While China’s bribery index is not as bad as many other countries, it is still a reality that everyone who does business in China must deal with it very often. The challenge with this situation is that by towing the line, a company can lose its international reputation. On the other hand, refusing to comply with demands for kickbacks and bribes may lead to the frustration of the business by government and party officials.

The third threat that LVMH needs to put into account is that it is not the only player eyeing the luxury market in China. The competition for the emerging luxury market in China is growing, from both international players and local manufacturers .

The competition in the luxury market is becoming more intense with time. It is anticipated that luxury goods marketers will soon opt for “diffusion strategies” to create rapport with the younger generation as a form of initiation into the luxury brands .

In conclusion, while China represents a significant opportunity for LVMH as a luxury products market, the company will face several stiff challenges over the coming years.

Strategy Recommendations for LVMH

In order to deal with the threats and weaknesses identified in the Chinese market, the company has several strategic options. This section examines the options available for use by the company in China based on PESTLE Analysis, and the examination of the weaknesses and threats the company will experience in the Chinese market.

The main issues regarding the business environment in China include a powerful political system that carries a lot of influence in the business environment, and a people who are subservient to the system. There new wealth in China is leading to the emergence of a luxury goods market. The market is projected to grow in the coming years.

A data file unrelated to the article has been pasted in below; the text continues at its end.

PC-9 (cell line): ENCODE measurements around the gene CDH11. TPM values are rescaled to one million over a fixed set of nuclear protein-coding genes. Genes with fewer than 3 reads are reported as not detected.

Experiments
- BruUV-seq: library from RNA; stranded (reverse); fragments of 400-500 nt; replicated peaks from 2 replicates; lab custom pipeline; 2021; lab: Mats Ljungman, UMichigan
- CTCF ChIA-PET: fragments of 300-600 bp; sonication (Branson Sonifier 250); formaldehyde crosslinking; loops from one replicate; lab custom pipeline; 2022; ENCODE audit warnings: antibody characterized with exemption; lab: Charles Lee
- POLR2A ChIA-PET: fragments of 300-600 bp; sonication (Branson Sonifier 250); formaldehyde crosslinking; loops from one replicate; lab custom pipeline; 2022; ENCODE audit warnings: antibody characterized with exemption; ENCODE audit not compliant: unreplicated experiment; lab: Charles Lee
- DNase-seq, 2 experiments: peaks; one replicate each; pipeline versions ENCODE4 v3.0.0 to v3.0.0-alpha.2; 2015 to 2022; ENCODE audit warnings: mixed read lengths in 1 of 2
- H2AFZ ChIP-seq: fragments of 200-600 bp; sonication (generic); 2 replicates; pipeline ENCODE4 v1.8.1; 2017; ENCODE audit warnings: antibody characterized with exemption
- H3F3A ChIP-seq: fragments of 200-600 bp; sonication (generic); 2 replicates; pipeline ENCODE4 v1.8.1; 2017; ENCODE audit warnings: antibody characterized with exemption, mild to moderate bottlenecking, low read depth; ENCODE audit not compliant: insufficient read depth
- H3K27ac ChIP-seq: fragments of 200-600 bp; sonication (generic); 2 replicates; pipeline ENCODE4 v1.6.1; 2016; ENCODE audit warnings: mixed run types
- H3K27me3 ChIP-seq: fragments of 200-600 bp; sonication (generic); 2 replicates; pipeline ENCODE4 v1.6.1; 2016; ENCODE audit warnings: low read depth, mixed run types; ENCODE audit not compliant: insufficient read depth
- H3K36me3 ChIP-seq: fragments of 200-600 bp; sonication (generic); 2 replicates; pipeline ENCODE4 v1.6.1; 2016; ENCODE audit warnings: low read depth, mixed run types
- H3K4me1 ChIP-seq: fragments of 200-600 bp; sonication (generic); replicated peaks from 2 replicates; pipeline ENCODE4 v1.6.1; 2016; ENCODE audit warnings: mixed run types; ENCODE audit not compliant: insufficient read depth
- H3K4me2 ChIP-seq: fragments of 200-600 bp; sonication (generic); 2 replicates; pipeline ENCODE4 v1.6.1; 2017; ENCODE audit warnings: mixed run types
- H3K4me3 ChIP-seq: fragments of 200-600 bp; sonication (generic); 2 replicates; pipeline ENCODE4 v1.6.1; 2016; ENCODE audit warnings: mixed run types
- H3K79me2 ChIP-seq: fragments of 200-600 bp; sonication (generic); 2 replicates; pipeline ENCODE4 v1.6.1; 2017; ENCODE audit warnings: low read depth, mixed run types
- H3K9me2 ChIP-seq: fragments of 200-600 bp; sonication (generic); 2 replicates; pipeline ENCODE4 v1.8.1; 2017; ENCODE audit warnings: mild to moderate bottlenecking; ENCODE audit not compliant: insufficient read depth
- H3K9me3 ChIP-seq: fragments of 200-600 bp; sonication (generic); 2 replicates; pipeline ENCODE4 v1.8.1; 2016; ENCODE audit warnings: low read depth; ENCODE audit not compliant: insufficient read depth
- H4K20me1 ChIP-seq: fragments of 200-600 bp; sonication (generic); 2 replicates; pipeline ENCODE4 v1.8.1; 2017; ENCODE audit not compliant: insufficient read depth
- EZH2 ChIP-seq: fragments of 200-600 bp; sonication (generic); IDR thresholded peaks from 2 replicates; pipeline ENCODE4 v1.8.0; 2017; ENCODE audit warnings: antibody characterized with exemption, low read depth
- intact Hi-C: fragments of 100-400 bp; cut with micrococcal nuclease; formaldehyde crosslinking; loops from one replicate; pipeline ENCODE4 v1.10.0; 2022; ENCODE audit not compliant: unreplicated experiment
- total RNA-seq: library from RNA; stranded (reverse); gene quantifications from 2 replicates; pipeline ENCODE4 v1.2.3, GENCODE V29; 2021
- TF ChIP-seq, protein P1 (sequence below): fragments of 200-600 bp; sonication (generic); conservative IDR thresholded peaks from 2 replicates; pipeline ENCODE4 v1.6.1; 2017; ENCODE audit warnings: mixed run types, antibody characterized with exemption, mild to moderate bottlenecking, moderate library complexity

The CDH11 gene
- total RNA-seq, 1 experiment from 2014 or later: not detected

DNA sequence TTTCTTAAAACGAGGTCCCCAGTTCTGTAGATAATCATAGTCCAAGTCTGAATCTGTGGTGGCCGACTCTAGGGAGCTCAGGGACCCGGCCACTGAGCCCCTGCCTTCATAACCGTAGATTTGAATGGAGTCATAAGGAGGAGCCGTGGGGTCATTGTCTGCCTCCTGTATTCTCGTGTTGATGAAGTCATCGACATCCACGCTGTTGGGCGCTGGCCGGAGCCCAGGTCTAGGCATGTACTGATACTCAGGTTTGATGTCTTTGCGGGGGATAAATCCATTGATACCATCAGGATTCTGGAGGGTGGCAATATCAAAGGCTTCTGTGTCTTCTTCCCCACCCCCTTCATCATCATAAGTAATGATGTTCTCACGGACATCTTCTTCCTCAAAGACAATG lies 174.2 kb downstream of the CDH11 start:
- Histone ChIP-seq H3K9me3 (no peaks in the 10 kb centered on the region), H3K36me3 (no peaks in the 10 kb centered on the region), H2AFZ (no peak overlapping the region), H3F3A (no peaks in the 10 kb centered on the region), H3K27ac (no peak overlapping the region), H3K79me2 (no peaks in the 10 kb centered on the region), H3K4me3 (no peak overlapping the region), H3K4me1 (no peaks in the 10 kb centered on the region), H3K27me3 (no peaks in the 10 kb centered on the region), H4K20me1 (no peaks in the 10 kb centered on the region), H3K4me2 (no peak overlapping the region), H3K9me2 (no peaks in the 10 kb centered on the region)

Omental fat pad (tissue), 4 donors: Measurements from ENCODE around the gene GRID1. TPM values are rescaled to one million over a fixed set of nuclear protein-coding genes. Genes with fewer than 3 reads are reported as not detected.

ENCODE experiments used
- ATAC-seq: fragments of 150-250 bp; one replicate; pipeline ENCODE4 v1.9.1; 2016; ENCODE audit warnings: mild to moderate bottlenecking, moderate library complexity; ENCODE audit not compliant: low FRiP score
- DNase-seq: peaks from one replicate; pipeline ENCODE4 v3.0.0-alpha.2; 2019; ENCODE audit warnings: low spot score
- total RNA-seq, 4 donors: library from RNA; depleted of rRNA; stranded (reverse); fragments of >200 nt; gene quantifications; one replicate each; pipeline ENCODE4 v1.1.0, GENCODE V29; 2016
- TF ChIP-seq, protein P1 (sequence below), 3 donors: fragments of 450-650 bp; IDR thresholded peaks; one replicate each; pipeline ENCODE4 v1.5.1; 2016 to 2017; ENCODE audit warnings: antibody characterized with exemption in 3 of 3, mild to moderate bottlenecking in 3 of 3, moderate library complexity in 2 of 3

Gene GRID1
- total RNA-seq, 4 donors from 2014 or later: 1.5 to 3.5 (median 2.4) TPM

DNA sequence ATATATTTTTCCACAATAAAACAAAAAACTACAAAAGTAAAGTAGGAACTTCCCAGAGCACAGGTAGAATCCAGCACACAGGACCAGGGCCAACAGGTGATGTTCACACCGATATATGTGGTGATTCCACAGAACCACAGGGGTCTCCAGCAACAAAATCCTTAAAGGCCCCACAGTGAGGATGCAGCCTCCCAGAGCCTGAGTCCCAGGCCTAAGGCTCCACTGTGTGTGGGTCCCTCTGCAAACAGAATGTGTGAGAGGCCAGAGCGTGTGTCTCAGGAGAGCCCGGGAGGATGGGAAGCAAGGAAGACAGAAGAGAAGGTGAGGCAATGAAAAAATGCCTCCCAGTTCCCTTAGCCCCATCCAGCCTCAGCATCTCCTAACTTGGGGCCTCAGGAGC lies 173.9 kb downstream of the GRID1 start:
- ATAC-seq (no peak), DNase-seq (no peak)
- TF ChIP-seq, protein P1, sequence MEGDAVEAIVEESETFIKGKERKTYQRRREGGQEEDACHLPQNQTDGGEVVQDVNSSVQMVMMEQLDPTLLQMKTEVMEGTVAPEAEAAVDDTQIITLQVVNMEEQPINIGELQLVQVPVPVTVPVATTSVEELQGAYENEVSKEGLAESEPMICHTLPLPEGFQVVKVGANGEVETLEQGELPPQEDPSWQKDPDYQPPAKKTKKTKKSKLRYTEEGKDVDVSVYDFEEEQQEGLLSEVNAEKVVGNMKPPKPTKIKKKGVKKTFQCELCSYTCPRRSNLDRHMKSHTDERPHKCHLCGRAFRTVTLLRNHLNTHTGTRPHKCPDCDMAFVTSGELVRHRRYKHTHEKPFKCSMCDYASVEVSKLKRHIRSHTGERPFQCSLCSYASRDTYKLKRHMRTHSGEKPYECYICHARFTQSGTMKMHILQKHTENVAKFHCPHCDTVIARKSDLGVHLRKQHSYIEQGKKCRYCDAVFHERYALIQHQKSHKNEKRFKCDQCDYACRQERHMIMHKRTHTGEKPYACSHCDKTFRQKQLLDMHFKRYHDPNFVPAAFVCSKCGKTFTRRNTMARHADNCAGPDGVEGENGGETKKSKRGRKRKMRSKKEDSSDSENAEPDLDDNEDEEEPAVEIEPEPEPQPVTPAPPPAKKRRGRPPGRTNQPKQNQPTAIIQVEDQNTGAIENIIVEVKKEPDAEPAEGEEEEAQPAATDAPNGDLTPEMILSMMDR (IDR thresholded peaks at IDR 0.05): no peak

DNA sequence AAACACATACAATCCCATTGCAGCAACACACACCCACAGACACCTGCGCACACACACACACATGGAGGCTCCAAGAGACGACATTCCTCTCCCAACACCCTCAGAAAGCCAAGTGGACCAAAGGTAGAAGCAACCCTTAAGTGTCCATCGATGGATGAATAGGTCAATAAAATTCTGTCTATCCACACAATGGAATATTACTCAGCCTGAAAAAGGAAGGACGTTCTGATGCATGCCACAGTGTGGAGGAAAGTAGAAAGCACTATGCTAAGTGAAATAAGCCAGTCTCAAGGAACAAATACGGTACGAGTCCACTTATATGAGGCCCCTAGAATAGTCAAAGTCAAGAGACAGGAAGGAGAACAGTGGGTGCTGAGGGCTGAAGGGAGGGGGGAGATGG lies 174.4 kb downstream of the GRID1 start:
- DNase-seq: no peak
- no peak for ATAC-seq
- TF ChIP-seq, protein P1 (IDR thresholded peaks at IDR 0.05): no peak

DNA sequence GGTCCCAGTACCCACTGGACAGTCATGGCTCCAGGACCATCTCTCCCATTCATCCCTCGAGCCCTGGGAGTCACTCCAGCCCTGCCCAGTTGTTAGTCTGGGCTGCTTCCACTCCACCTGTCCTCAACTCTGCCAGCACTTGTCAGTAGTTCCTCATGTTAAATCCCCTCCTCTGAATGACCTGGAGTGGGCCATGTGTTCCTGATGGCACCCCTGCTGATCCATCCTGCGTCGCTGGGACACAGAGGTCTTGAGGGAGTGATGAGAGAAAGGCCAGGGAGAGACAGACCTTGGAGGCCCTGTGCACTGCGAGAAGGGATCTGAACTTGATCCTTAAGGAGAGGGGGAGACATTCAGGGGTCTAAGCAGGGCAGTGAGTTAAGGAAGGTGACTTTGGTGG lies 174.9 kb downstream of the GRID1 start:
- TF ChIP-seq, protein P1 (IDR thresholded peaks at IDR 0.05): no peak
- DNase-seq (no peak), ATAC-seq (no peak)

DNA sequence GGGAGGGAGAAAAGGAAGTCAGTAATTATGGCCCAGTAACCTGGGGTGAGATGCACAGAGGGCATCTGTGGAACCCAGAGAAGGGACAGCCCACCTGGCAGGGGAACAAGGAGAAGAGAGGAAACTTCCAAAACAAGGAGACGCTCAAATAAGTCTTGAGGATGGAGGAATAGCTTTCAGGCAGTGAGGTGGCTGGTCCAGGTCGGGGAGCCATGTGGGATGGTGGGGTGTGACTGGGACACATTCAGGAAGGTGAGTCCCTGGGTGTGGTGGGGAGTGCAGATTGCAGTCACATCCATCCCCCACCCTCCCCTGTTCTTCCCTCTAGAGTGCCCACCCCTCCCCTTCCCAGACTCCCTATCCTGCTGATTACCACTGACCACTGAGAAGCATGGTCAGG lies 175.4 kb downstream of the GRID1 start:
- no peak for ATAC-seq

The country has a very strong manufacturing sector, but the level of innovation is not commensurate with the manufacturing capacity leading to a culture of product counterfeiting. The economy of the country is centrally controlled.

This makes it impossible to determine the actual price of goods and services based on an open market system. The company needs to use two sets of strategic guidelines to deal with the strategic issues arising from the analysis. These two sets are internal measures, and external measures.

The internal measures LVMH needs to use include staffing, manufacturing decisions, choice of advertising strategy, and the choice of a distribution strategy. The choice of staff members to work in LVMH will have a significant impact on the operations of the company in China. The Chinese marketplace is very different from most Western markets.

It is imperative to find people who are familiar with the system and can run a profitable enterprise. At the same time, the choice of staff must reflect the desire of the company to maintain its corporate culture within the Chinese environment.